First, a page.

1. Face up to your excuses

Make a list of all your speaking fears and excuses. Think about what you would say to a friend or a child presenting you with these excuses. Would it have something to do with self-belief, visualising successful outcomes or some other positive advice?

2. Allow some imperfections

Remember, the audience is unlikely to know if you make a mistake unless you tell them.

Give yourself permission to be less than perfect. Set yourself challenging, yet achievable, standards and give yourself a pat on the back when you’ve spoken. Focus on what you did well, and note ways in which you can be even better next time. Great speeches are an iterative process of crafting and honing content, practising delivery and seeking feedback.

3. Harness the power of your brain and your emotions

According to psychiatrist Steve Peters, author of The Chimp Paradox; we have a Human part of our brain that works with logic and reason and a Chimp that makes snap judgments based on emotions and gut instinct. In public speaking, we need them to work together.

As public speakers who are stressed or nervous, our Chimp will always react first; going into fight, flight or freeze mode. This is normal, but it is not what you need for a strong performance and quick thinking.

One solution is to programme your brain with positive speaking associations: In any public-speaking environment, arrive early; familiarise yourself with the speaking area so that you feel comfortable; introduce yourself to members of the audience, so you see friendly faces from the stage; register the applause; give yourself a pat on the back for a speech well delivered. Once you are more comfortable and your Chimp is no longer in control, your ability to reason and think on your feet will grow, while your Chimp will help bring energy and enthusiasm to your speech.

4. Use your nerves to fuel positive energy

Nervousness is energy; it is what we experience when the adrenaline is flowing. And adrenaline is our friend, giving us energy and presence on stage.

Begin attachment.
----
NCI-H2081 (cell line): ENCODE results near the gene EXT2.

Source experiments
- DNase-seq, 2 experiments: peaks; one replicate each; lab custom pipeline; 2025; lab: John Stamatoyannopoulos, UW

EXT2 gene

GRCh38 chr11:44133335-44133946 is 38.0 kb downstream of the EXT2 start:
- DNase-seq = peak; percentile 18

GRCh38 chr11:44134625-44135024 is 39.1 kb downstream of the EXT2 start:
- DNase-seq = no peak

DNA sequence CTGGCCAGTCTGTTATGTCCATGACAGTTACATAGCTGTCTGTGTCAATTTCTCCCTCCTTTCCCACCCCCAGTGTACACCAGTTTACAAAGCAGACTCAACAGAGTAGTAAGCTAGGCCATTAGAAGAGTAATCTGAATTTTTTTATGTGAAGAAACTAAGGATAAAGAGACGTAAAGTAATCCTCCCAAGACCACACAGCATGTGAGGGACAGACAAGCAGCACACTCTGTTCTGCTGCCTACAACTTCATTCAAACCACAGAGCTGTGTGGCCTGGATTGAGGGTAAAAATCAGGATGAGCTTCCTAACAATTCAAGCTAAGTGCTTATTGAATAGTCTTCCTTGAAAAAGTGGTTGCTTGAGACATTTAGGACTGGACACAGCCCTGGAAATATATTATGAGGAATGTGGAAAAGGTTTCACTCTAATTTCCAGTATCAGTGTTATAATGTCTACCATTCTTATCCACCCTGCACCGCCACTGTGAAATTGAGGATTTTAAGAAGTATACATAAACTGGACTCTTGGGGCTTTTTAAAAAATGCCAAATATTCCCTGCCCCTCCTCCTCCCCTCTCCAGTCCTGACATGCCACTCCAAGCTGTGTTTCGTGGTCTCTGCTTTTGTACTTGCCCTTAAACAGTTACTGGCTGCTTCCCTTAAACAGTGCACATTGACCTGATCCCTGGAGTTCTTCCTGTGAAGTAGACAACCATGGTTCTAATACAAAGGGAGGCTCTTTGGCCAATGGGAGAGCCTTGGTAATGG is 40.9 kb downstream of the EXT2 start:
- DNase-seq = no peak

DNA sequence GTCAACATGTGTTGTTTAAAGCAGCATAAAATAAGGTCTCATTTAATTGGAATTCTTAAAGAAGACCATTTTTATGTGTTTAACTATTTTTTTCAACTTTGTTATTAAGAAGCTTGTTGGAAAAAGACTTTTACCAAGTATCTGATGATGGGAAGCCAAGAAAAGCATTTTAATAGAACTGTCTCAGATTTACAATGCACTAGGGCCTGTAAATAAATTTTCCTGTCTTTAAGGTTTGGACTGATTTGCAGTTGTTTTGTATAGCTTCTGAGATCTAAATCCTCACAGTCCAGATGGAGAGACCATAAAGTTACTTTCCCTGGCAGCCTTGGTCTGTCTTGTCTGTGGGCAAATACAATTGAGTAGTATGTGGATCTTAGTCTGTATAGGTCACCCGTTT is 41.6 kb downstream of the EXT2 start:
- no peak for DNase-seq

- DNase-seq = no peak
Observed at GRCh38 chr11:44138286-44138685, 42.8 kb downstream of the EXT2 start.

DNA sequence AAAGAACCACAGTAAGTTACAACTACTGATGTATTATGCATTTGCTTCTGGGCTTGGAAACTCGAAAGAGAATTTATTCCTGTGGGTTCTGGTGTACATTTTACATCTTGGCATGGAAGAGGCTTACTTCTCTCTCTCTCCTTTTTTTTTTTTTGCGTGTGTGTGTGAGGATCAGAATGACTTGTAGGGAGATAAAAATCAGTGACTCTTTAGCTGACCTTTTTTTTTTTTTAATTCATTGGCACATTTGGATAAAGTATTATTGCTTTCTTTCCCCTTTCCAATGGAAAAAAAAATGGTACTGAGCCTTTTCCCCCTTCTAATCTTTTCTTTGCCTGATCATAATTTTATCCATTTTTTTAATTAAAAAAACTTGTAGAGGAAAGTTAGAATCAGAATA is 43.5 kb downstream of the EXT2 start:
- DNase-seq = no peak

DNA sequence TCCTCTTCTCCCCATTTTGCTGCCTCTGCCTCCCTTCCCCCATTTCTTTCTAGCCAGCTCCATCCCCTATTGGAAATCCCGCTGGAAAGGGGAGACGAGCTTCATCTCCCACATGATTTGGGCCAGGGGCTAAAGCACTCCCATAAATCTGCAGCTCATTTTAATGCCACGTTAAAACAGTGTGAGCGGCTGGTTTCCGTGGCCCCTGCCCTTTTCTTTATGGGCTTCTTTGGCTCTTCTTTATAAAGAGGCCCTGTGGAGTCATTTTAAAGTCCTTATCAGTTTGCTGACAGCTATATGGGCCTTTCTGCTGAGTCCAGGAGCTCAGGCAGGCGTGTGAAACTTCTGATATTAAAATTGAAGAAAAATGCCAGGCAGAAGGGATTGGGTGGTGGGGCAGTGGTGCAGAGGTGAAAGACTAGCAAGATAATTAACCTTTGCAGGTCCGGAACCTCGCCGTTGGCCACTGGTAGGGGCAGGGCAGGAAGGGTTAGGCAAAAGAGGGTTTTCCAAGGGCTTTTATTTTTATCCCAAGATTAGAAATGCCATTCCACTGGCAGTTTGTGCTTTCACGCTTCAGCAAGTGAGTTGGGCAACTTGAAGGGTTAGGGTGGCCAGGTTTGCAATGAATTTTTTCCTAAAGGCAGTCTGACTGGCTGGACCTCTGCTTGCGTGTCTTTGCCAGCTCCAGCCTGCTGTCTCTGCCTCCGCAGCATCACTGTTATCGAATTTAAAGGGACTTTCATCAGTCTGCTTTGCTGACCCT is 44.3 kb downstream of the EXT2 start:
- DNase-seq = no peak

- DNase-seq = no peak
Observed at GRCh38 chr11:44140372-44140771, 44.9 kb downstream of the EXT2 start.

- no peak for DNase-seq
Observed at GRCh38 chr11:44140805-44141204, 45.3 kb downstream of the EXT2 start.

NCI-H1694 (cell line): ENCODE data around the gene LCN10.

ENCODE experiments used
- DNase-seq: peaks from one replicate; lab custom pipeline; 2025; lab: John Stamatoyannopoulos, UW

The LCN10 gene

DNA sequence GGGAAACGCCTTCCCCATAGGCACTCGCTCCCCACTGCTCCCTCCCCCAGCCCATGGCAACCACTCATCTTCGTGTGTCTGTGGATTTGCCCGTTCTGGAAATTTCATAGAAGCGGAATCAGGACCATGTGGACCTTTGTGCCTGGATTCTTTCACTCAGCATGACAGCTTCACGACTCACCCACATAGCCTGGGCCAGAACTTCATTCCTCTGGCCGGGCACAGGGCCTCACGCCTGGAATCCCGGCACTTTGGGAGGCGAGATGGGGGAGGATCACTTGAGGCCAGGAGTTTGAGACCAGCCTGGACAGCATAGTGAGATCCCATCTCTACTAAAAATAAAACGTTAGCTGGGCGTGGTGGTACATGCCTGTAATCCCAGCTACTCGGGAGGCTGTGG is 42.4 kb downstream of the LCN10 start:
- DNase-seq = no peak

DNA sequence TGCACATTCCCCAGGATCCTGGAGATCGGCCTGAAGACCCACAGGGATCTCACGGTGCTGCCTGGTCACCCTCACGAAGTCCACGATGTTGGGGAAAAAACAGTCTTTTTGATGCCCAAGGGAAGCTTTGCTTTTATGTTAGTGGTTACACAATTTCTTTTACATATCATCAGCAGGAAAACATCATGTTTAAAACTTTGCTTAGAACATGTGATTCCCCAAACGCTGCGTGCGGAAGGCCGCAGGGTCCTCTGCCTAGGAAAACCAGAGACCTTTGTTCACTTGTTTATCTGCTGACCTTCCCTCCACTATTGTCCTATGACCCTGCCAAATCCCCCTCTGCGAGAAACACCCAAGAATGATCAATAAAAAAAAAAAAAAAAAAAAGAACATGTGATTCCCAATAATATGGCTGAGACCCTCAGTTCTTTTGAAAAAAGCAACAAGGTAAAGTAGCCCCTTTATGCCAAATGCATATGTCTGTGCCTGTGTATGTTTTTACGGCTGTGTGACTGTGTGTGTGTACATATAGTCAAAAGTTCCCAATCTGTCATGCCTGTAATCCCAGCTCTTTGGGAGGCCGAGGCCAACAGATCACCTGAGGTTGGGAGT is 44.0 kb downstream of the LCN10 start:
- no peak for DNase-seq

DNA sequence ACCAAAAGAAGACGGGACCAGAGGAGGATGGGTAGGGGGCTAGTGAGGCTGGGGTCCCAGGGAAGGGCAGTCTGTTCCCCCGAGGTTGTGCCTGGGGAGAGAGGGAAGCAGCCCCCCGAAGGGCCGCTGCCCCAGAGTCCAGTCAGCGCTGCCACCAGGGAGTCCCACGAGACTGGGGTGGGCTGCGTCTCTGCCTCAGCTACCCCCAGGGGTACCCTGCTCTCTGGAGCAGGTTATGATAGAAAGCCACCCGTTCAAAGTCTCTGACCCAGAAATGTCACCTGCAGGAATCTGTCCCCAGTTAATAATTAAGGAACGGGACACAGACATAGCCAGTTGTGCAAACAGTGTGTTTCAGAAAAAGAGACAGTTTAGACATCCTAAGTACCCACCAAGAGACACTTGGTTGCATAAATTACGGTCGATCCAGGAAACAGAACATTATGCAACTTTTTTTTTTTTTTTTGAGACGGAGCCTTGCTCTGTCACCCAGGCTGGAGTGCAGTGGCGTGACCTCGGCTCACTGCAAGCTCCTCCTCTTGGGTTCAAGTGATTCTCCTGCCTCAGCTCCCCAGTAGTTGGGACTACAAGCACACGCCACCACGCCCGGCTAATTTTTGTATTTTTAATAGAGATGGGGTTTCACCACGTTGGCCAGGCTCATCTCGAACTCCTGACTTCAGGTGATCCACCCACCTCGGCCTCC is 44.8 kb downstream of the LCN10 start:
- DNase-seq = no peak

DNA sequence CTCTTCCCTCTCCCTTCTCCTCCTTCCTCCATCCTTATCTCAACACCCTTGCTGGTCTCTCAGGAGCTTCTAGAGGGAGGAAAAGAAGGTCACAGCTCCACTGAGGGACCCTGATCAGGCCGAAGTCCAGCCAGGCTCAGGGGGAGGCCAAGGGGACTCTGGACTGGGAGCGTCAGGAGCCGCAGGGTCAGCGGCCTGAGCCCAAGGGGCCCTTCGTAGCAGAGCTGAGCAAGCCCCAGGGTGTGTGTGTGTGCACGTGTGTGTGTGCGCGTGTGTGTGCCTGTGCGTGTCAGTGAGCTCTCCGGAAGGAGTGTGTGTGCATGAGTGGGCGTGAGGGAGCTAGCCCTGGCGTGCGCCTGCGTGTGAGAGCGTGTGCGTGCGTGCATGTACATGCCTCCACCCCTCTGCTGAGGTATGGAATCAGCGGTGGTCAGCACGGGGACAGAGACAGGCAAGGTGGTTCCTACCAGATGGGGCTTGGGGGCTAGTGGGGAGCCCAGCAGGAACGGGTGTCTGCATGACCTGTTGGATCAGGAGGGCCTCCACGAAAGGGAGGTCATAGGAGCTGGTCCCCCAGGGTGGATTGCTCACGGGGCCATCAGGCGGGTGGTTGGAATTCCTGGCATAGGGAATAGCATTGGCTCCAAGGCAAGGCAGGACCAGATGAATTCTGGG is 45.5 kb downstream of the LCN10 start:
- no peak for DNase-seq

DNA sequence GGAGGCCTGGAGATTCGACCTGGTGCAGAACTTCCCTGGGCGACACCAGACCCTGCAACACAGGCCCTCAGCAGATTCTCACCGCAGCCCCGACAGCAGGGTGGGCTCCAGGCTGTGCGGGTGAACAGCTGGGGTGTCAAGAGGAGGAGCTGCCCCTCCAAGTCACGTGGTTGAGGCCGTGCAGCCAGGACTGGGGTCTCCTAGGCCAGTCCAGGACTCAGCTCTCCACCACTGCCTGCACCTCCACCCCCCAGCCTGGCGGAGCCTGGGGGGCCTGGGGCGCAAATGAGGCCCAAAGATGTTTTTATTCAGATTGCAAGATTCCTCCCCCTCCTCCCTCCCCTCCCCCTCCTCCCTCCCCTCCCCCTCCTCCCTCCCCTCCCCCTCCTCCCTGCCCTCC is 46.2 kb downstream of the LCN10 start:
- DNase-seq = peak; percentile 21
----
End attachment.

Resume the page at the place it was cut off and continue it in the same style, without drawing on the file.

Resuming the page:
Before the adrenaline kicks in, give yourself the pre-match pep talk – I’m ready, this is going to be fun, etc. Once the adrenaline surges, we need to make it help us. Some people find it helpful to move, run on the spot, jump up and down. Breathe slowly and deeply. Take to the stage and pause. Take a deep breath. Start to connect with your audience with your attention-grabbing opening. After your speech, enjoy the surge of wellbeing you get from success.

5. Focus on connection

There will always be someone on the phone, yawning or looking distracted. This is not personal. Instead, focus on the majority of people in your audience who are with you, alert and attentive, the people who are smiling, nodding and appreciating what you have to say. Connect with these by sharing relevant stories and ideas in a way that is meaningful to them and you will feel happier and more relaxed on stage.

Reprogramming your mindset won’t happen instantly. However, regular speaking practice and a prominently displayed ‘note to self’ about connection (not perfection) will take you in the right direction. Once you feel the connection and make friends in the audience you’ll find yourself starting to enjoy your public speaking.

ABOUT LYN ROSEAMAN
Lyn Roseaman is from Toastmasters International, a non-profit educational organisation that teaches public speaking and leadership skills through a worldwide network of meeting locations. Headquartered in Rancho Santa Margarita, California, the organisation’s membership exceeds 352,000 in more than 16,400 clubs in 141 countries. Since 1924, Toastmasters International has helped people of all backgrounds become more confident in front of an audience. There are more than 300 clubs in the UK and Ireland with over 7,500 members. To find your local club: www.toastmasters.org Follow @Toastmasters and @ToastmastersUKI on Twitter.